So much for Wednesday night’s game serving as a barometer on if the 76ers are legitimate NBA championship contenders.

All it basically determined was that the Sixers can hold off Kyrie Irving and a bunch of Brooklyn Nets role players. That’s who the Sixers defeated, 123-117, in a much-anticipated Eastern Conference first-place showdown.

The Sixers (38-17) have sole possession of first place with 17 games remaining. The victory also enabled them to win two of this season’s three meetings against the Nets (37-18). As a result, the Sixers hold the tiebreaker and will get the higher playoff seed if the teams finish with the same record.

Joel Embiid, once again, put up MVP numbers.

The Sixers center finished with 39 points, 13 rebounds, and two blocks in just 33 minutes, 18 seconds. Tobias Harris added 26 points and two blocks, while Ben Simmons had 17 points, nine assists, and three steals.

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Irving paced Brooklyn with 37 points and nine assists even though the Nets subbed him out for good with 8:39 remaining.

With Irving on the bench, Brooklyn gave the Sixers a scare.

The Nets battled back from a 22-point, fourth-quarter deficit to pull within three points (118-115) on a pair of foul shots by former Sixer Landry Shamet with 1:16 left.

Simmons and Embiid thought their work was done for the night after the third quarter. However, they both had to check back in with 4:41 remaining because the Sixers were blowing the lead.

“It is tough,” Simmons said of having to come back into the game. “And we’ve got to be better at closing out games.

“But I mean, you’ve got to stay ready at the same time. It is very hard when you are sitting down for a while and you are thinking it’s time to sit down and watch. But at the end of the day, we got the win. It is what it is. We’ve just got to be better at closing out games.”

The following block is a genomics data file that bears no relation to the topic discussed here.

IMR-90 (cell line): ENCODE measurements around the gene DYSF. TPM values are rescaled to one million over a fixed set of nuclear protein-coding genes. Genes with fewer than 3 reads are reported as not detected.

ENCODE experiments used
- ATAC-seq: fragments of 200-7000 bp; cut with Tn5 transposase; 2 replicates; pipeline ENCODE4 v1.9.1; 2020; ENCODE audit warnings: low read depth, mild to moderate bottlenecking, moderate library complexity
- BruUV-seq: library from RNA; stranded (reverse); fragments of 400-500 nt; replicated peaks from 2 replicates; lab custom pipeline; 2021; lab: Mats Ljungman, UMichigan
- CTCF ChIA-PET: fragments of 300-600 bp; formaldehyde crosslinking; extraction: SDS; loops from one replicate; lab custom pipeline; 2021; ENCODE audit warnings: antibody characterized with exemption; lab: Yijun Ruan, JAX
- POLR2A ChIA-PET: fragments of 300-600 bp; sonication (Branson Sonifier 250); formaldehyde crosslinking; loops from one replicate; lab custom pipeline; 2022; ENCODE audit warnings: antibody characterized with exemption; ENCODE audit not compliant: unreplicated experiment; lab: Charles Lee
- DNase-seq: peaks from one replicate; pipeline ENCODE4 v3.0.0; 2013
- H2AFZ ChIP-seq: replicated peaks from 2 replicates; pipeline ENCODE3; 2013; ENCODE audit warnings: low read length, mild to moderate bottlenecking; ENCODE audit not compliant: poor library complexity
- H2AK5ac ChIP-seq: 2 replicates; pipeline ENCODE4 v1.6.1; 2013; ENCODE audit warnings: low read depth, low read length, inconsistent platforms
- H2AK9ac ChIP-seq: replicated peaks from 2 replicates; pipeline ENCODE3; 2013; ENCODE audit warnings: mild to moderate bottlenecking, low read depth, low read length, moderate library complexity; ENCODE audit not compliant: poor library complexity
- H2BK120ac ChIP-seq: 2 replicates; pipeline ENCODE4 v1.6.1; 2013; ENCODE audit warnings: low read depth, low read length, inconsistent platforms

After Shamet’s foul shots, Embiid and Danny Green both hit a pair of foul shots to push the lead back to seven points (122-115). Following a Nets basket, Simmons made a free throw and the Sixers held on for their six-point victory.

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“It happens,” Doc Rivers said of Brooklyn battling back without Irving. “It’s a long season. I don’t over do this kind of stuff. We knew who was on the floor, too, just like we knew who was off, if you know what I mean.

“So it was a letdown. We kind of let up. It happens. But we won the game.”

Harris, who has been dealing with right knee soreness, was subbed out of the game with 3:37 left because he was limping. He said aching in his knee limited him in the fourth quarter, where he had seven points on 2-for-5 shooting.

“So it’s just kind of a day-by-day thing,” Harris said, “and give myself as much rest and taking proper care of my knee treatment-wise so I can feel better.

“So, even going into today’s game, is pretty much 50-50 if I was going to be able to go.”

The game lacked the overall star power that was expected weeks ago.